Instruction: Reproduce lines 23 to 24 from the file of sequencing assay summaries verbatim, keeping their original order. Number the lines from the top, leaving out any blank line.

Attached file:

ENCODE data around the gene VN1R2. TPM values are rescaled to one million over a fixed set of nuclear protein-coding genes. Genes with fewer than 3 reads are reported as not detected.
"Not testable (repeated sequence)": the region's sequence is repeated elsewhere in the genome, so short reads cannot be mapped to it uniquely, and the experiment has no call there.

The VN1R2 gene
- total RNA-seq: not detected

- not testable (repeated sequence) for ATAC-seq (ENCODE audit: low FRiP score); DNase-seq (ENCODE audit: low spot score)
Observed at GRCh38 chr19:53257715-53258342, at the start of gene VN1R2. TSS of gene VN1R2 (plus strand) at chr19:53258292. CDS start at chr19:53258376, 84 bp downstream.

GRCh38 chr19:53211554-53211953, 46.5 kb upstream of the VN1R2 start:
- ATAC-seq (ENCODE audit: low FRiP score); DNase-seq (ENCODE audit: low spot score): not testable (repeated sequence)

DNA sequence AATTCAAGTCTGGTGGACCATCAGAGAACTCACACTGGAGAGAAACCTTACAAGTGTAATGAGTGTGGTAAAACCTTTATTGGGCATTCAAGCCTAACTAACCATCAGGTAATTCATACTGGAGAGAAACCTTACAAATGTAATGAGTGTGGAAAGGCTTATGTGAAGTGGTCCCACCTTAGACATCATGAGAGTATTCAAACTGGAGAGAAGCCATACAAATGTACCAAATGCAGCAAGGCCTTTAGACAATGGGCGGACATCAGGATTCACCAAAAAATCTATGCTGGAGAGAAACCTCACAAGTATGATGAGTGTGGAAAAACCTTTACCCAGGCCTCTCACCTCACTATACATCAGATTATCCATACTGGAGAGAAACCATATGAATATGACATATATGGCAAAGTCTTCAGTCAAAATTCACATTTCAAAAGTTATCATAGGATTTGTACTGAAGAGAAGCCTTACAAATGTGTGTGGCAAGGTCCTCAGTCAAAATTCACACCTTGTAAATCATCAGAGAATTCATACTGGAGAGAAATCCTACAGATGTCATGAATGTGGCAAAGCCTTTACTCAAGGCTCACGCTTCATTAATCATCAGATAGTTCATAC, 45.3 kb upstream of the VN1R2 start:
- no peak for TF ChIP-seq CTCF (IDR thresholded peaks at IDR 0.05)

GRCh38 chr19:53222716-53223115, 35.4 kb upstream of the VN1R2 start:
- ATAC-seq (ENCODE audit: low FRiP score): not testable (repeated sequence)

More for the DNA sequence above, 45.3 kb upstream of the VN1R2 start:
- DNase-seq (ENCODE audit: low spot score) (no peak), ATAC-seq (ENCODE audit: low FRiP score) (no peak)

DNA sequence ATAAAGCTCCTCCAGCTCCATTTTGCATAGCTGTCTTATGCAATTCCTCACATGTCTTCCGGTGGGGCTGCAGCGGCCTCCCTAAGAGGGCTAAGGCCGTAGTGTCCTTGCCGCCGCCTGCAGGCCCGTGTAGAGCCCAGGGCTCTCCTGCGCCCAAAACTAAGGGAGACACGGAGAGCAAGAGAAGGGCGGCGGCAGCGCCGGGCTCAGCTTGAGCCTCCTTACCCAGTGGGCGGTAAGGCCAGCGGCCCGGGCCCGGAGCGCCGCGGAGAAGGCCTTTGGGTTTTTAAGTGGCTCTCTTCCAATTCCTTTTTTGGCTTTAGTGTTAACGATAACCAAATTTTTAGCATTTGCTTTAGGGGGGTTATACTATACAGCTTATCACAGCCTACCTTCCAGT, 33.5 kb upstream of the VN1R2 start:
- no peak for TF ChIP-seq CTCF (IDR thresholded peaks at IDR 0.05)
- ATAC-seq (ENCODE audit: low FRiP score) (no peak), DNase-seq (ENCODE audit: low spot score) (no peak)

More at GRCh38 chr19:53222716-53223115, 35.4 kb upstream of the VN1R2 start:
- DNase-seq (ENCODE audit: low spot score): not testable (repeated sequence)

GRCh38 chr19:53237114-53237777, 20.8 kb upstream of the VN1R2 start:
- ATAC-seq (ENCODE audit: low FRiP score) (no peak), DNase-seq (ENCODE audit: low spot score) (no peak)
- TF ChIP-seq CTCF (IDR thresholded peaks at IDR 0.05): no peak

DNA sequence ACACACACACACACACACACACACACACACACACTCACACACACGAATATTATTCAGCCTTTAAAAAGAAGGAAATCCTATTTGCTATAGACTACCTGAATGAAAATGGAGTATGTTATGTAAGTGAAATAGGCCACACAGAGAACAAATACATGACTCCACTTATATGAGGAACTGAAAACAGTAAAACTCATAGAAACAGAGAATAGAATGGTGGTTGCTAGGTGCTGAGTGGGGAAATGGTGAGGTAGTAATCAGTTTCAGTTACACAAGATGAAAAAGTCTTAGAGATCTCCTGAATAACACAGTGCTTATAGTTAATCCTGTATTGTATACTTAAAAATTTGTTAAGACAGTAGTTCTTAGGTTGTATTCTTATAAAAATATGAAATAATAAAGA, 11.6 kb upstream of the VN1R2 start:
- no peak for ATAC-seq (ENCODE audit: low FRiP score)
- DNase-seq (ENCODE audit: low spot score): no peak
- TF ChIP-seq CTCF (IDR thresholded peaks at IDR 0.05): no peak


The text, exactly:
DNA sequence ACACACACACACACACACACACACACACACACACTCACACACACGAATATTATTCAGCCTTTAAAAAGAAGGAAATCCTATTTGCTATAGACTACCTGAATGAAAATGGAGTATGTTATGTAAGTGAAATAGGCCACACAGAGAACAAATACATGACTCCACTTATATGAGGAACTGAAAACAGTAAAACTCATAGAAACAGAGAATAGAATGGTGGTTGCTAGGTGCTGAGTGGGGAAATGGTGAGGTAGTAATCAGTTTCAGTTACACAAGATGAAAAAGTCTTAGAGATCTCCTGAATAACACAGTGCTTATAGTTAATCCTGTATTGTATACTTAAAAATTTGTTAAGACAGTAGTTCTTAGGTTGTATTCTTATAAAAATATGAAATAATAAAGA, 11.6 kb upstream of the VN1R2 start:
- no peak for ATAC-seq (ENCODE audit: low FRiP score)